View Single Post
nomadreid
#1
Dec3-12, 11:17 AM
P: 557
I am teaching a basic mathematics class, and am using Punnett squares as an example. In order to keep the students' interest, I am looking for examples of human traits, no Mendel's peas and so forth are not what I need. I wish to keep to monohybrids, as dihybrid hyprids would be too confusing for these students. I used widow's peak/ straight hair, but other examples I look at turn out not to be really the case: for example, eye color is determined by more than two genes, hair color can mix, lateral tongue rolling and attached ear lobes turn out also not to be as straightforward as the common myths have it, and so forth. Can someone give me some nicer, and valid, examples? Thanks.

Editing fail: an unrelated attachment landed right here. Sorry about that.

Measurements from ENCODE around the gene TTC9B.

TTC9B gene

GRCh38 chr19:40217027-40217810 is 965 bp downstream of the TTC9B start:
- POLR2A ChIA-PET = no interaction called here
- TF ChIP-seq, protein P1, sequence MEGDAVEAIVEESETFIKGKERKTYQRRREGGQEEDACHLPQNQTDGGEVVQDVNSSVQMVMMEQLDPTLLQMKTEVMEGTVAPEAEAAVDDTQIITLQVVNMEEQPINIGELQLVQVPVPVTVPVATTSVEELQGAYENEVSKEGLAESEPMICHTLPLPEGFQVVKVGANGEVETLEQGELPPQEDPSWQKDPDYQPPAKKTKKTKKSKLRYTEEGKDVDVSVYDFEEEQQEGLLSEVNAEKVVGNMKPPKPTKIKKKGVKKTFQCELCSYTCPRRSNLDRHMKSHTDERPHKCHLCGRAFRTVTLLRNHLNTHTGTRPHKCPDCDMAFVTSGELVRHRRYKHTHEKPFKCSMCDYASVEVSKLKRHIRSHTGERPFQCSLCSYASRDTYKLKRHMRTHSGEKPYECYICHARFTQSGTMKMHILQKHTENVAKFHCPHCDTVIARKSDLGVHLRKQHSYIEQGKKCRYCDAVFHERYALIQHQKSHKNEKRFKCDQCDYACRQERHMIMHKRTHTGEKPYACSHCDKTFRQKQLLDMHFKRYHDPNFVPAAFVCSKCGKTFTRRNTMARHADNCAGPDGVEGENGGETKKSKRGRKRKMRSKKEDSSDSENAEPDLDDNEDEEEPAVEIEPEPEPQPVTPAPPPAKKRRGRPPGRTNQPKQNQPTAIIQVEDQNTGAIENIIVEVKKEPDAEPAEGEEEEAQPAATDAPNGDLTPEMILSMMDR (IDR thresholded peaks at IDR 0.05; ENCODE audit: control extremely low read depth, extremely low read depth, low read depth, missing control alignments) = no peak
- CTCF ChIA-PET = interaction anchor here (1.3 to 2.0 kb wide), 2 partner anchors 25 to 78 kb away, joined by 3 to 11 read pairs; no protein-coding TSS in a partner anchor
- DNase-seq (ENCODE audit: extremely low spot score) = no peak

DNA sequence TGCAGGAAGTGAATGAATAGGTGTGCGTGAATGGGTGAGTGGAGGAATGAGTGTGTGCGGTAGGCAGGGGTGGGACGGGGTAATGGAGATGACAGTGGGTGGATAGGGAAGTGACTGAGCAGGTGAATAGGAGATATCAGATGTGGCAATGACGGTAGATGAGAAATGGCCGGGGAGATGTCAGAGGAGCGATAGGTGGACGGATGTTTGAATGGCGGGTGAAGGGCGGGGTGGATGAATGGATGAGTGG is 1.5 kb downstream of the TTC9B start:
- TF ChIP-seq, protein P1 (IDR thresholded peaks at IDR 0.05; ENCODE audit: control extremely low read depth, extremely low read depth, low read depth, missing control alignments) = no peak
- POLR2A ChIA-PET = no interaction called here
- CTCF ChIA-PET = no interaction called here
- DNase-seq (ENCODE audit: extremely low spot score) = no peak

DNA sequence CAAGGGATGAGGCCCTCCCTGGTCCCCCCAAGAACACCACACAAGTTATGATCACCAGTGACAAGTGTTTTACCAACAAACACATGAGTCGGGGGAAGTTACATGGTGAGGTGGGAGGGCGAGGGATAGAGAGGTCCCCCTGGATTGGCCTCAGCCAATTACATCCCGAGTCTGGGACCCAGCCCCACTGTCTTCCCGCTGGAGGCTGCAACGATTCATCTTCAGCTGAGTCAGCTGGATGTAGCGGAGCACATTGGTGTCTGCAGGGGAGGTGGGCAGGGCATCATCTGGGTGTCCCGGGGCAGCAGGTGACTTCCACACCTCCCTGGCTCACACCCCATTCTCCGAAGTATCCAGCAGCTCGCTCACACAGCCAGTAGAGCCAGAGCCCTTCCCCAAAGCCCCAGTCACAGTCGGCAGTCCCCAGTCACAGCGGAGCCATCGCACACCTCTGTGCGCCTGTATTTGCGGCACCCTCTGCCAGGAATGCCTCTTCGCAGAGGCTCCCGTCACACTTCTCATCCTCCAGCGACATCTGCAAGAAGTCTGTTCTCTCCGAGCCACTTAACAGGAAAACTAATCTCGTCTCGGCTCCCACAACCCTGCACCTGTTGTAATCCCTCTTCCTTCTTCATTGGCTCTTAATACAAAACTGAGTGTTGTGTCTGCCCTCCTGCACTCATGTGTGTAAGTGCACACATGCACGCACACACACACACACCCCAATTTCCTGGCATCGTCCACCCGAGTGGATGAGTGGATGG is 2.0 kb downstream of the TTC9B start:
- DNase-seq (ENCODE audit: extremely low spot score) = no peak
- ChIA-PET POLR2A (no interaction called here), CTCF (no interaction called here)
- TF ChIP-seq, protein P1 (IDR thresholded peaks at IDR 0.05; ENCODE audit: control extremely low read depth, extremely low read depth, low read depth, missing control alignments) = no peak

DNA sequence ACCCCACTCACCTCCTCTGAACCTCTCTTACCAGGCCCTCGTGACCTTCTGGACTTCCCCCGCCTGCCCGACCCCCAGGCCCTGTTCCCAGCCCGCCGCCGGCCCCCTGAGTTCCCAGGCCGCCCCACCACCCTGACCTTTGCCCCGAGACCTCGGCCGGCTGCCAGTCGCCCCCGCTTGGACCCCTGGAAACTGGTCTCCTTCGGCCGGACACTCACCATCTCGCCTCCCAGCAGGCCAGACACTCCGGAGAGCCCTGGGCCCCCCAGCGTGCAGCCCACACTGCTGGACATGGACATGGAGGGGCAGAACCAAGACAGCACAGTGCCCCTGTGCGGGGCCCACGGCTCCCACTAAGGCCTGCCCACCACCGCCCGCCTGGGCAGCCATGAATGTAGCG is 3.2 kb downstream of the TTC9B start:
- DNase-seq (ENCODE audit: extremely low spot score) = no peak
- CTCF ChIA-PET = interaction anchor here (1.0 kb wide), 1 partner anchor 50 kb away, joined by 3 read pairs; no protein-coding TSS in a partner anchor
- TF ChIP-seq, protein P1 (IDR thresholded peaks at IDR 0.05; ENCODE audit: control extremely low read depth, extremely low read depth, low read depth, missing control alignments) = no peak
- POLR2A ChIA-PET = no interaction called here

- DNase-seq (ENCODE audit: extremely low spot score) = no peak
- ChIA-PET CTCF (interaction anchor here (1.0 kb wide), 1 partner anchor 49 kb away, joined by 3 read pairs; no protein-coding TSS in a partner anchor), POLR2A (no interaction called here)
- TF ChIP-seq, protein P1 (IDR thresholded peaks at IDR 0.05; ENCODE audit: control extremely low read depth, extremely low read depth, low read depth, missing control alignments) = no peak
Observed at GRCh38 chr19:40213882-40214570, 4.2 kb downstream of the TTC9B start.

Phys.Org News Partner Biology news on Phys.org
Rising temperatures can be hard on dogs
It takes two to court: Researchers identify functions of two classes of mouse pheromone receptors
Underground amphibians evolved unique ear